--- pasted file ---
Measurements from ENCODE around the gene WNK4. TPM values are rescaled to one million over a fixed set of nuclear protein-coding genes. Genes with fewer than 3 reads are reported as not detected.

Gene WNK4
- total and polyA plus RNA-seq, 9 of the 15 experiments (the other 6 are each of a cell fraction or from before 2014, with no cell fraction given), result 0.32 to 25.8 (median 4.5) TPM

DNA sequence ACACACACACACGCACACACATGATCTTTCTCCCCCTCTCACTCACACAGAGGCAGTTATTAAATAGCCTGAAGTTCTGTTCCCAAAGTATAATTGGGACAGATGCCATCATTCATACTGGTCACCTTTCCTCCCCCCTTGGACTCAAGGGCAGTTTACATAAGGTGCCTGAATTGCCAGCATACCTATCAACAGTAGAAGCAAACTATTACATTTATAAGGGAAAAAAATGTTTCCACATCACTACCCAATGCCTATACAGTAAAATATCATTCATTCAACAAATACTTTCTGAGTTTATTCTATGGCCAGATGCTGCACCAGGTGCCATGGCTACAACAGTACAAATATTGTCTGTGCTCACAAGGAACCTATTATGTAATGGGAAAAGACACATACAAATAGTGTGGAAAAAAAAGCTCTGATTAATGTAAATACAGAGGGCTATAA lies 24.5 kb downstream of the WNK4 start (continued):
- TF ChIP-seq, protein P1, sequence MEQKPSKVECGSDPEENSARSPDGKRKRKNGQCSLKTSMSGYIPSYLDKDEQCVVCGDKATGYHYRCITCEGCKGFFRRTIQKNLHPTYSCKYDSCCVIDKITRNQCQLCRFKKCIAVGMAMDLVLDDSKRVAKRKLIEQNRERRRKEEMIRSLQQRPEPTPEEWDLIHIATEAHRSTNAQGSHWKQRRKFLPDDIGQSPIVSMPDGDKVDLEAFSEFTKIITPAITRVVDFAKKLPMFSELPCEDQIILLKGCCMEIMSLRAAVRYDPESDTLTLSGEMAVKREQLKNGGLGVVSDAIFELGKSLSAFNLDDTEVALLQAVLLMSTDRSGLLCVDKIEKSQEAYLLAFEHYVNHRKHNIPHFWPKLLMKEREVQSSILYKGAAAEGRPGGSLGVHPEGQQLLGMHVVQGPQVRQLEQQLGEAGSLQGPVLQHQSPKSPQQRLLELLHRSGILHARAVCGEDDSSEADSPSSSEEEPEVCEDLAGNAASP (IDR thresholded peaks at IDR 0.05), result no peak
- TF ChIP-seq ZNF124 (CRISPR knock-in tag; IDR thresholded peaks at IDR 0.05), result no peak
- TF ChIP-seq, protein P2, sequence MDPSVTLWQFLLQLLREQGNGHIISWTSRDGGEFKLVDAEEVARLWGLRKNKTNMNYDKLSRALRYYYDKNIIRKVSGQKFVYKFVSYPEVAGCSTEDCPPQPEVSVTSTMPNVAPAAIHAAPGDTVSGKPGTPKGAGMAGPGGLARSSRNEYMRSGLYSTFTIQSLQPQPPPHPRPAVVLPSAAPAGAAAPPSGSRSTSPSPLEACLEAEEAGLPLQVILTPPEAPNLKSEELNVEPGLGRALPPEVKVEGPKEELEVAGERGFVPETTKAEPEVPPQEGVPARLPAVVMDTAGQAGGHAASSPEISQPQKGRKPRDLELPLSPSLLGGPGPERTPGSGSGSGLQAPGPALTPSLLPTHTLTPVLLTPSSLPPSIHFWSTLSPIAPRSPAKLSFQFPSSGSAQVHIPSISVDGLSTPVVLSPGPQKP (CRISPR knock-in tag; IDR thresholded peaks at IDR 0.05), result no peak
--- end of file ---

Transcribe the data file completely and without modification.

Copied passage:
Measurements from ENCODE around the gene WNK4. TPM values are rescaled to one million over a fixed set of nuclear protein-coding genes. Genes with fewer than 3 reads are reported as not detected.

Gene WNK4
- total and polyA plus RNA-seq, 9 of the 15 experiments (the other 6 are each of a cell fraction or from before 2014, with no cell fraction given), result 0.32 to 25.8 (median 4.5) TPM

DNA sequence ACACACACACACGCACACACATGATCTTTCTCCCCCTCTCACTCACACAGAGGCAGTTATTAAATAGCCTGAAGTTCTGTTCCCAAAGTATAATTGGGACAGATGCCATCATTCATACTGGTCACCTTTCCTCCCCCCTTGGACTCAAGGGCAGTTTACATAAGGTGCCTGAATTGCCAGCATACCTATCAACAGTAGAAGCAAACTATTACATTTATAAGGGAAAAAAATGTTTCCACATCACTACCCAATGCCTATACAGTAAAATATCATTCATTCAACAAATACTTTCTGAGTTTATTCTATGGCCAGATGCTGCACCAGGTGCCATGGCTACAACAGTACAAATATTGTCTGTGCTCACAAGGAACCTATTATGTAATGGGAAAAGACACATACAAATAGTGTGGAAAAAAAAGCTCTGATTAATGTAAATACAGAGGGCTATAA lies 24.5 kb downstream of the WNK4 start (continued):
- TF ChIP-seq, protein P1, sequence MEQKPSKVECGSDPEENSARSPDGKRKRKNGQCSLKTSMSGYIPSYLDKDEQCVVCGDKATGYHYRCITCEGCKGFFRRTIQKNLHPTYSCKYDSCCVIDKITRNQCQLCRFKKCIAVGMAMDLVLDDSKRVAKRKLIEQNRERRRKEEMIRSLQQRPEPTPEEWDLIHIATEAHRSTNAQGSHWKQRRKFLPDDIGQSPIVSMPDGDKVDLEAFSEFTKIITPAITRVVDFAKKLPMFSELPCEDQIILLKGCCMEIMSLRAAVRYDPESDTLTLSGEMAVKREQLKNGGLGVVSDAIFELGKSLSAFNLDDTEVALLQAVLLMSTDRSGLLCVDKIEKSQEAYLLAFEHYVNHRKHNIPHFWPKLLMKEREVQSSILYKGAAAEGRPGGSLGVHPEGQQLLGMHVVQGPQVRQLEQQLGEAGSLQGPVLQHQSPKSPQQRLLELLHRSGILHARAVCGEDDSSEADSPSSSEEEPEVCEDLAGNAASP (IDR thresholded peaks at IDR 0.05), result no peak
- TF ChIP-seq ZNF124 (CRISPR knock-in tag; IDR thresholded peaks at IDR 0.05), result no peak
- TF ChIP-seq, protein P2, sequence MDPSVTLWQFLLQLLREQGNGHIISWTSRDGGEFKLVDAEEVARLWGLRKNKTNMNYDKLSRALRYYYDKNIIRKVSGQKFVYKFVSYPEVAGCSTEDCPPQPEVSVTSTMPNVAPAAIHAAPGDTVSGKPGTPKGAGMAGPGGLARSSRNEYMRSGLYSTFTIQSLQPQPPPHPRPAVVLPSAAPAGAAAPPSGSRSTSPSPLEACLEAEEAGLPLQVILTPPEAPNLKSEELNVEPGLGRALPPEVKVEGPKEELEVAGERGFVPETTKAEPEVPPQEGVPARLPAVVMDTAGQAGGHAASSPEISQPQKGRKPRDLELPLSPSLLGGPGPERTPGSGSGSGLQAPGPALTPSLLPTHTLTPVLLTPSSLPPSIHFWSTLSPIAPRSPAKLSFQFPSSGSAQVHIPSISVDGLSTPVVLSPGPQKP (CRISPR knock-in tag; IDR thresholded peaks at IDR 0.05), result no peak